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Choosing Arbitration?

With early signs of an economic recovery, developers, investors, and lenders have cautiously started exploring the possibility of new deals. With new deals come new contracts, and with new contracts come questions about some of the "standard" provisions to which many of us have grown accustomed. Over the past ten years or so, mandatory arbitration provisions have become standard in many real estate and lending contracts. However, the disputes that have arisen over the past three years have shown that arbitration may not always be the quickest or least expensive solution.

To begin, it is important to understand some of the characteristics of arbitration that could make it an attractive option: (1) in an arbitration the parties have the ability to agree on an arbitrator of their own choosing, rather than having a judge assigned to their case at random; (2) arbitration files remain confidential, while court records are generally open to the public unless specifically filed under seal; (3) in an arbitration, the parties can choose the discovery and procedural rules ahead of time instead of being bound by the rules of civil procedure (though blindly choosing standard arbitration rules could result in a process at least as expensive as a court proceeding without the tried and true benefits of standard discovery practices); and finally (4) a binding arbitration provision might allow a large institutional party dealing with many customers to avoid class action law suits.

That said, arbitration comes with a cost. In an arbitration, the parties are responsible for paying the hourly rate of the arbitrator. Meanwhile, in the court system, parties only have to pay the standard filing fees – they do not have to pay for the judge's time (at least not directly). Additionally, some arbitration firms charge heavy administrative fees, which could run as high as $10,000 for a $1,000,000 claim, and certain default arbitration rules might even require the use of three arbitrators for high-dollar disputes (regardless of the complexity), which effectively triples the cost of the proceedings. Finally, arbitrators do not have the same powers as a judge, and cases involving foreclosures or evictions are best handled through the court system.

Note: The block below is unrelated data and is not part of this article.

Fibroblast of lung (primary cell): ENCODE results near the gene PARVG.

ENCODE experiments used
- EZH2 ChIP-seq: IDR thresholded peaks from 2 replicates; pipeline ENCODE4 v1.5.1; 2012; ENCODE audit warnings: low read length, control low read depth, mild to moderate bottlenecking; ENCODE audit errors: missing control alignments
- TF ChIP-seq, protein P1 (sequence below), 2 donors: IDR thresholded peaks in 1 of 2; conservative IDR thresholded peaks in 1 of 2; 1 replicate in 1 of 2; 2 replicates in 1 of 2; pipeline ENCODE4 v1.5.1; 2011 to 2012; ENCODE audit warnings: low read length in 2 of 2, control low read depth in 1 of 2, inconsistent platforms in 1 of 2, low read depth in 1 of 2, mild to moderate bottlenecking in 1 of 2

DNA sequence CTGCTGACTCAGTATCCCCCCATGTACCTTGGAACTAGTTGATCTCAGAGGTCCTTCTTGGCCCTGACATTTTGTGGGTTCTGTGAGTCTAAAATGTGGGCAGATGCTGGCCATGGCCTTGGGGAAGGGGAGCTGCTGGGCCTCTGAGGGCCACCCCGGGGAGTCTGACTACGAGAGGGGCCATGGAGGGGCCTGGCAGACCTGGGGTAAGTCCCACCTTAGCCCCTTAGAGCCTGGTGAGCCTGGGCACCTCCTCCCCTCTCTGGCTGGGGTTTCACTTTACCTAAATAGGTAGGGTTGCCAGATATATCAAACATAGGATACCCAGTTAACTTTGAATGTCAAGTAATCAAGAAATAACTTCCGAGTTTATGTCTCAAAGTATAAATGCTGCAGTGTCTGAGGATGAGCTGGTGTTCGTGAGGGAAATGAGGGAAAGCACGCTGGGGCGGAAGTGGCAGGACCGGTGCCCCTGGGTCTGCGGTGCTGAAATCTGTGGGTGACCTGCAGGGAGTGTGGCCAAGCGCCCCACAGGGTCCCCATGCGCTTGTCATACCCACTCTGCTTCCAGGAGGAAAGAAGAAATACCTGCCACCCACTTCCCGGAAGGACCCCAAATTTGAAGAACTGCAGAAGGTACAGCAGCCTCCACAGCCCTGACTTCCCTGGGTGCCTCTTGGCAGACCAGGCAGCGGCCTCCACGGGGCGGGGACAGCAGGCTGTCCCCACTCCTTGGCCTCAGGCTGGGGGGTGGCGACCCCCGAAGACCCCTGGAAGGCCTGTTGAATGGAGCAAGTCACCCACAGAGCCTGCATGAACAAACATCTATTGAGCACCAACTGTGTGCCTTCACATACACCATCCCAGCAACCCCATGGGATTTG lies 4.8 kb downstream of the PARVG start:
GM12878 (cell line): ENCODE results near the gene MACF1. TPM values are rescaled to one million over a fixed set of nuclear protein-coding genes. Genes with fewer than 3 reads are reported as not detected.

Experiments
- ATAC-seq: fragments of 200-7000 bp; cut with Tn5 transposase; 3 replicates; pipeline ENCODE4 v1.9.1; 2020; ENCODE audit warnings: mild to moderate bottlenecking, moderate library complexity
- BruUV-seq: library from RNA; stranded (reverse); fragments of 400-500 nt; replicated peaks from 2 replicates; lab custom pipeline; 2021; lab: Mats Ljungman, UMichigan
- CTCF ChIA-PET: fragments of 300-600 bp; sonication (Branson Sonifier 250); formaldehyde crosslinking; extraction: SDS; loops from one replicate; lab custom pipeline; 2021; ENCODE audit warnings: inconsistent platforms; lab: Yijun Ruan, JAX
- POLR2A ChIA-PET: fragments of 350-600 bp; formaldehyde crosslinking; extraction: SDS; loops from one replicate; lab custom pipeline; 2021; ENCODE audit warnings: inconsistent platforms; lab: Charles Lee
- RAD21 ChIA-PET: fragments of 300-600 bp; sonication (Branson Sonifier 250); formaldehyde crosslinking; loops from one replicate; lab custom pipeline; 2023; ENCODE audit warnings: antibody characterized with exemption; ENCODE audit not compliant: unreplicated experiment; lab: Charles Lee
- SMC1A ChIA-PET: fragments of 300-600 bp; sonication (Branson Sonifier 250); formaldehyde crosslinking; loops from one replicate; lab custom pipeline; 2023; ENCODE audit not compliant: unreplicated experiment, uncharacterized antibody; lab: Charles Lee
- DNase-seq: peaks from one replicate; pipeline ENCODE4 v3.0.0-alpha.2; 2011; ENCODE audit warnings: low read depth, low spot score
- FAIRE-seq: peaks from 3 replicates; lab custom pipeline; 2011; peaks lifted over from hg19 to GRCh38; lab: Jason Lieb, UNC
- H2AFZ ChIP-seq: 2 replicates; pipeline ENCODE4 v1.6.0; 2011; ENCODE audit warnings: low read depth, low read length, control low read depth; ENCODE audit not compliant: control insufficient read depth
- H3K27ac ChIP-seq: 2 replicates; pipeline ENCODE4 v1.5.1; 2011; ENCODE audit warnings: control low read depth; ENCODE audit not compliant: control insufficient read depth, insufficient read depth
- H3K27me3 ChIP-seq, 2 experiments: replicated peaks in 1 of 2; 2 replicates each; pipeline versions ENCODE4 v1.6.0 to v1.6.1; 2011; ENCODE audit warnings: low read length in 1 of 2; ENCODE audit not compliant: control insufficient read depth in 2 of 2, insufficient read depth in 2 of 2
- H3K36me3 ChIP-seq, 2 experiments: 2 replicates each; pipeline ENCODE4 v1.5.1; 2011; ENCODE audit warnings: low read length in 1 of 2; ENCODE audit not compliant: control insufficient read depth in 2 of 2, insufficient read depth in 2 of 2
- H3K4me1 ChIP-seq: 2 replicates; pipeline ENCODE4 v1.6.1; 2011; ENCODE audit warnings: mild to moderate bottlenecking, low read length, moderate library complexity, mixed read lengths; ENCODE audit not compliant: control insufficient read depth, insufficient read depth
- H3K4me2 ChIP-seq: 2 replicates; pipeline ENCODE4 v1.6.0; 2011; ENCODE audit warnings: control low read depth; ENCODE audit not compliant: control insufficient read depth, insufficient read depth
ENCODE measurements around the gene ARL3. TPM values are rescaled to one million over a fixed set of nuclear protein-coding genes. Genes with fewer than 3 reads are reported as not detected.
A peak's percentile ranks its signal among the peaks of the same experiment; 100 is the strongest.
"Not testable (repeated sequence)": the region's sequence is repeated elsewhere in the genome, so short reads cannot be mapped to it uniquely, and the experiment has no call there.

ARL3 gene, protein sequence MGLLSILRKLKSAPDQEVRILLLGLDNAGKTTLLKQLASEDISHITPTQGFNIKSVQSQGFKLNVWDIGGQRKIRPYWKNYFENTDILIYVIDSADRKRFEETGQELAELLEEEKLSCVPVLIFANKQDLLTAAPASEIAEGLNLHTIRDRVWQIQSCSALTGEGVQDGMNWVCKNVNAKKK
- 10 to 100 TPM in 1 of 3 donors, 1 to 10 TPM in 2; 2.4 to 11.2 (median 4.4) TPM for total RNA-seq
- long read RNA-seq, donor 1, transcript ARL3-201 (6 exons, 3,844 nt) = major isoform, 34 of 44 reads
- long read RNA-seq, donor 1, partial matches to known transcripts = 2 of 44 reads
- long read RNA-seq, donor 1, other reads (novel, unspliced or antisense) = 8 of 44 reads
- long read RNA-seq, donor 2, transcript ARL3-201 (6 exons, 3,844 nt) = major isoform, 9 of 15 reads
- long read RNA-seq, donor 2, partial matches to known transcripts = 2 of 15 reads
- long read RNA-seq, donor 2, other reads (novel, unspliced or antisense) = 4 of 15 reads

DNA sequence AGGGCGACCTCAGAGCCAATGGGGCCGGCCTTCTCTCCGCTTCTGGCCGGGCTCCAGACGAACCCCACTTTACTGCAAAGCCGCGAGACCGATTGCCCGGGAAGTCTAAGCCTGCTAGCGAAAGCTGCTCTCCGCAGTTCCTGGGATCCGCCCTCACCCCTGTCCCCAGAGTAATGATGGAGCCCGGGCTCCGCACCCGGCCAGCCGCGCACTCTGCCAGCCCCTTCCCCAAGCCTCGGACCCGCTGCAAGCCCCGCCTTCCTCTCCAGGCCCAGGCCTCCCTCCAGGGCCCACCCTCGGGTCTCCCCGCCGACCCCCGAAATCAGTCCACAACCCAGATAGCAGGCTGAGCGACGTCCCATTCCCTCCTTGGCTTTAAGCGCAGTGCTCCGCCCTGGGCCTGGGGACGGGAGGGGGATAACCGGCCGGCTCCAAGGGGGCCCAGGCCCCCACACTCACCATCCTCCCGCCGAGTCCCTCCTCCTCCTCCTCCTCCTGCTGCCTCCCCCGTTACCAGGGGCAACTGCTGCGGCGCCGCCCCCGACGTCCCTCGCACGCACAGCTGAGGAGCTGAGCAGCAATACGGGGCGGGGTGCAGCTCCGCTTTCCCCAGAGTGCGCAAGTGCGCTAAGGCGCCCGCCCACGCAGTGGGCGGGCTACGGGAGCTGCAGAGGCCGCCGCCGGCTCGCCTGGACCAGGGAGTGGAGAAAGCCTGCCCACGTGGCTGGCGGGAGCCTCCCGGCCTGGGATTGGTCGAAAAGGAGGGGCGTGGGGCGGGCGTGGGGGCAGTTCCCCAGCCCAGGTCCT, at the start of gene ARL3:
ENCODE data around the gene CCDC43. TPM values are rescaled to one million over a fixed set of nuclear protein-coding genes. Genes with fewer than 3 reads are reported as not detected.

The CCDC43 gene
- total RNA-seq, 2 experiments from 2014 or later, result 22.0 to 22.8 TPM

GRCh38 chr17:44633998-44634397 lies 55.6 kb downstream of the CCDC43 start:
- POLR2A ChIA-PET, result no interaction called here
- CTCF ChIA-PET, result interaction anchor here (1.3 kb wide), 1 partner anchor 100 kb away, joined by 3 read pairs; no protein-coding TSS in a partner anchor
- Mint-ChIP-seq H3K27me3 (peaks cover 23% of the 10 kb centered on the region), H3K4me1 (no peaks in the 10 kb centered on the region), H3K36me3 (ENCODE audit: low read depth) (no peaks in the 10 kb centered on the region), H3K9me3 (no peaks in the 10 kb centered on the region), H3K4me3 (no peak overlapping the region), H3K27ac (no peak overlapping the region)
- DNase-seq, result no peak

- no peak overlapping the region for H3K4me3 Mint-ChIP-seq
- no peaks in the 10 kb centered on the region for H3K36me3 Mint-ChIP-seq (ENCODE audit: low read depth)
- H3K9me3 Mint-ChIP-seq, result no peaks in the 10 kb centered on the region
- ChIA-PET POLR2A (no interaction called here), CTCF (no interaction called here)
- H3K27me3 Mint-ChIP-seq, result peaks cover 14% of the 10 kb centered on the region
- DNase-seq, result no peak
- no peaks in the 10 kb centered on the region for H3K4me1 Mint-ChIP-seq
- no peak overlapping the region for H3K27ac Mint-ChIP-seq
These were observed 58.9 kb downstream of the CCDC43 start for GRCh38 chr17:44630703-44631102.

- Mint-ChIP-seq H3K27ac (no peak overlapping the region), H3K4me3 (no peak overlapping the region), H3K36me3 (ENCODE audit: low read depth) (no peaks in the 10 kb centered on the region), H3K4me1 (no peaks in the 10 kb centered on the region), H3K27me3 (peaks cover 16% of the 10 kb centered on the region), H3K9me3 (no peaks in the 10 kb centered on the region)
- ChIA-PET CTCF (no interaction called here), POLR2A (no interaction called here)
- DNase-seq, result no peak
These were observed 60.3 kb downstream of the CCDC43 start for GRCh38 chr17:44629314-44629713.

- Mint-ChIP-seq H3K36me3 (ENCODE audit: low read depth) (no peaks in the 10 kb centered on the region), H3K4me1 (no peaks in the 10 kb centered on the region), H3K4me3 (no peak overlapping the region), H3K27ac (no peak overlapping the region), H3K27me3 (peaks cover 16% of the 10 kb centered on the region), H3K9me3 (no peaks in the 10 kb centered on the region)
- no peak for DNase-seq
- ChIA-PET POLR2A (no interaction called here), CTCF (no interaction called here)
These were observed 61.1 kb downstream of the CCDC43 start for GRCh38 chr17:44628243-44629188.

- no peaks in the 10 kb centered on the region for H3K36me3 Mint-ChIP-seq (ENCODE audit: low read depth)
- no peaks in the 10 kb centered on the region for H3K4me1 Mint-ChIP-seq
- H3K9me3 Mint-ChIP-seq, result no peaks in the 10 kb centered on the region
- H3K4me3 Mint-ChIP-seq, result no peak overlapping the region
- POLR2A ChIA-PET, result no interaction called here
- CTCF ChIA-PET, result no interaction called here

Therefore, prior to including an arbitration provision it is important to consider both the characteristics of arbitration as well as the nature of the parties' deal. This will allow the parties to make an informed decision about whether arbitration is the best option for them. If it is, then it becomes vital to craft the arbitration provision carefully so that the ground rules for the arbitration are in place before a dispute arises.


Otten Johnson's attorneys have substantial experience in helping clients plan ahead for disputes that could arise from their business deals. For more information on this Client Alert or for help evaluating your current situation, contact any of the attorneys in the Litigation practice group (for a listing, click here).

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